Digital switchover: Biggest change in TV since the introduction of colour
From today the way we receive television signals will change forever. Here’s our guide to making the switch as painless as possible
Yesterday marked a landmark day in the history of television in Northern Ireland when the analogue BBC Two signal was shut down for good to make way for the digital era.
The digital TV switchover is the biggest change in television since the introduction of colour in 1966. Analogue signals will be switched off and replaced with new digital services.
In simple terms, it means that BBC One, BBC Two, ITV, Channel Four and Channel Five will stop broadcasting on standard analogue TV, and you'll need to have a digital set top box or a TV set that has a built-in digital TV receiver if you want to see what’s on the box.
Yesterday marked stage one of the switchover in Northern Ireland; therefore the analogue BBC Two signal will be shut down permanently.
At the same time, BBC digital channels, including BBC Two, extend to reach all areas.
Stage two — when the remaining analogue channels go for good — is scheduled for October 24.
Confused? Who wouldn’t be? That’s why the Belfast Telegraph has comprised a comprehensive guide that will answer all your questions.
What do you need to do?
- If you are using an older TV, with no Freeview box, cable or satellite service, you will probably need to upgrade your equipment or buy an additional set top box. If you haven’t converted and still have analogue TV, you will lose BBC Two today and all of your remaining channels on October 24.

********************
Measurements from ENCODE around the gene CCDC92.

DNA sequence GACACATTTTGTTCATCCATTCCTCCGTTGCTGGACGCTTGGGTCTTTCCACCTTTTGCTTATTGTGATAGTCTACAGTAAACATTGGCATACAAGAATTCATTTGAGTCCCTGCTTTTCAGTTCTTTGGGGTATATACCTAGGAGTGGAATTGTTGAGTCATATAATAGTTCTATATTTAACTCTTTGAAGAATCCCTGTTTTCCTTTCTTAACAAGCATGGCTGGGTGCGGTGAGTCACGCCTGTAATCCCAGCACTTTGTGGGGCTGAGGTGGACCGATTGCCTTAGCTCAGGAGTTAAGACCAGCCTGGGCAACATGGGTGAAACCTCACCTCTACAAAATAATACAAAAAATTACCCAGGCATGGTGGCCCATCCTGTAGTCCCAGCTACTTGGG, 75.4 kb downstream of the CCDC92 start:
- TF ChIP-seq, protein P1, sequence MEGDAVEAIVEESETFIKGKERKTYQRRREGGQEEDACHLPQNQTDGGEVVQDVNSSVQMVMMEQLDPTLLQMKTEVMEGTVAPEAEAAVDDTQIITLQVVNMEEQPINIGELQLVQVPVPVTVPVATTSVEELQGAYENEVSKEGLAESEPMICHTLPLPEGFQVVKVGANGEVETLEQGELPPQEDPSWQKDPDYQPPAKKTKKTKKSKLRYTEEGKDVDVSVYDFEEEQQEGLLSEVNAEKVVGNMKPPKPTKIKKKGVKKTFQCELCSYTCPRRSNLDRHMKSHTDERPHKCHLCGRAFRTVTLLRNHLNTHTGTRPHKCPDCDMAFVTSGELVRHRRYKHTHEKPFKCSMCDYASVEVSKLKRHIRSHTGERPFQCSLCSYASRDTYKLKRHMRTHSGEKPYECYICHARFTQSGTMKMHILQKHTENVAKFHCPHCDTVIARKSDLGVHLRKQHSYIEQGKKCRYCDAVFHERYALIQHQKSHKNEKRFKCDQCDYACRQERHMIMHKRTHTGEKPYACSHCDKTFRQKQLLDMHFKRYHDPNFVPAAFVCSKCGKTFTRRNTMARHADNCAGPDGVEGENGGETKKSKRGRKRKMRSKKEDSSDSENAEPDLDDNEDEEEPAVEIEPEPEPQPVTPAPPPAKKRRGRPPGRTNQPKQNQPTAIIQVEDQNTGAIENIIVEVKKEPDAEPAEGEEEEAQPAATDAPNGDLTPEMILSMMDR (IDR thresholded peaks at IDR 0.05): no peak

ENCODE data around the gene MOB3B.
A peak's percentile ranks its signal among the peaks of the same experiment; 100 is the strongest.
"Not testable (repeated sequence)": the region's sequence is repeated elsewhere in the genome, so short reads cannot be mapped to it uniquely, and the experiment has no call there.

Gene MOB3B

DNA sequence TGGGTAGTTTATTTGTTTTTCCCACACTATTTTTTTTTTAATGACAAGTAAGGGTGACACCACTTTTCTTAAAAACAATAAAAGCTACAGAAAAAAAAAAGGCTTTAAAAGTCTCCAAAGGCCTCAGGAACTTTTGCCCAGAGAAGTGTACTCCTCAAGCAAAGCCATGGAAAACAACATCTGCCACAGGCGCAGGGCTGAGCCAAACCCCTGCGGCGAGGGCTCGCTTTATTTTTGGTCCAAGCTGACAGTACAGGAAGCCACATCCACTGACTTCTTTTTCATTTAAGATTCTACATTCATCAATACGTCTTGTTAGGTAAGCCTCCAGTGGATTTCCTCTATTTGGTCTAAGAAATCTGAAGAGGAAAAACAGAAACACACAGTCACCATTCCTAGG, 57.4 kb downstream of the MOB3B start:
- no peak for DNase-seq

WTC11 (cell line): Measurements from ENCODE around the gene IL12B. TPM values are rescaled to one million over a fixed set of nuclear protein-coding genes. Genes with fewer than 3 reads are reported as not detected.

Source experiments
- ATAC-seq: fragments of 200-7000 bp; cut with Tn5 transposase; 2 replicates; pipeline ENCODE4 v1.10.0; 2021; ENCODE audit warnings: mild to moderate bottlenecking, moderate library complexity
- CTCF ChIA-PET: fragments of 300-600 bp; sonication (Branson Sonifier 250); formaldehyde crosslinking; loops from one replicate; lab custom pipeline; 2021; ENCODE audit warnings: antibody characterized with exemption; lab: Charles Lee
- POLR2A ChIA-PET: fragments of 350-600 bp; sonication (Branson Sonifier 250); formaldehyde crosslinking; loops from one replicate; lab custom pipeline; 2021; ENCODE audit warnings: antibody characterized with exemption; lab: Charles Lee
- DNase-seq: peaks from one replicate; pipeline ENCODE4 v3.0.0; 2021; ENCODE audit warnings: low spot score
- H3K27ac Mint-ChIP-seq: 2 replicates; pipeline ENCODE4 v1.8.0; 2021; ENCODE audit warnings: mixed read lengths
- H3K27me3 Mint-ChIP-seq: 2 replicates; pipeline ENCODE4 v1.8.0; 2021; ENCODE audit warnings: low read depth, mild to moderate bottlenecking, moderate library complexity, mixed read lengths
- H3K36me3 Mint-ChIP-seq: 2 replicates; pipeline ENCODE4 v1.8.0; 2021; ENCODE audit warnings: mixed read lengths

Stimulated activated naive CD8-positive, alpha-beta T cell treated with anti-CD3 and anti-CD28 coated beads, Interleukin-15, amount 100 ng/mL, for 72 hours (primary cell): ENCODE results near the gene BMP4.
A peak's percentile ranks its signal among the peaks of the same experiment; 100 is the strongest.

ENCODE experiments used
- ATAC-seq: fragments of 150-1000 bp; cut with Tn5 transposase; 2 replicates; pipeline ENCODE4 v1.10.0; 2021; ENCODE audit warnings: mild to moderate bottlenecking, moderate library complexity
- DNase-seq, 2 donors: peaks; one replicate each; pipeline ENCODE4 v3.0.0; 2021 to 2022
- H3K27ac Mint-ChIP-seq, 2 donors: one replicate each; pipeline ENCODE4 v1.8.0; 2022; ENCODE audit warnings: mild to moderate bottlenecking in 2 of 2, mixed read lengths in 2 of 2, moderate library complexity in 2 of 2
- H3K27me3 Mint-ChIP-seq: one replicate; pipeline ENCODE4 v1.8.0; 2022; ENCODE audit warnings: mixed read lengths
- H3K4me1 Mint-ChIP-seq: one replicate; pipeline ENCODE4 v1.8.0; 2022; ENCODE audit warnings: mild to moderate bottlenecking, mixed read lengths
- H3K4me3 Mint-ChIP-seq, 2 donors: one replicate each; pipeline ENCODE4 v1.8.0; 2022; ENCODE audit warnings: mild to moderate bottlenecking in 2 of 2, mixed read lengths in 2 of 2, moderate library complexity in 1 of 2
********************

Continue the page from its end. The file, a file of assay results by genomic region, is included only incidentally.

- If you have a newer TV with a built-in Freeview tuner, or own a Freeview set top box, you may need to retune your TV to ensure you continue to receive all channels.
- If you have a Freesat set top box or TV, or subscribe to a TV service like Sky or Virgin Media, no action is required.
- If, after switching to a Freeview TV or set top box you find you can't receive all the channels, you may need to upgrade your TV aerial.
If you have to upgrade equipment, what are the options?
- Buy a new TV. One easy solution is to buy a TV with a built-in Freeview tuner. If you're not sure if your TV has a Freeview tuner, the easiest way to check is to see how many channels you currently receive. If it's more than the main five, your TV is receiving Freeview. Small or large, almost all new TVs come with built-in Freeview tuners, so there should be something for every budget. Some TVs also come with Freeview HD, which is a higher definition service, offering some channels, such as BBC 1 HD, with superior picture quality of standard broadcasts.
- Buy a Freeview set top box. This is the cheapest option, and involves purchasing a Freeview set top box to connect to your TV, which can receive a digital signal and let you watch Freeview without having to buy a new TV. Freeview set top boxes can be purchased for under £20, and are fairly inexpensive. A set top box like this will give you access to around 50 digital channels. Another option is a Freesat set top box, which is similar to Freeview but offers more channels (around 150) and requires the installation of a satellite dish.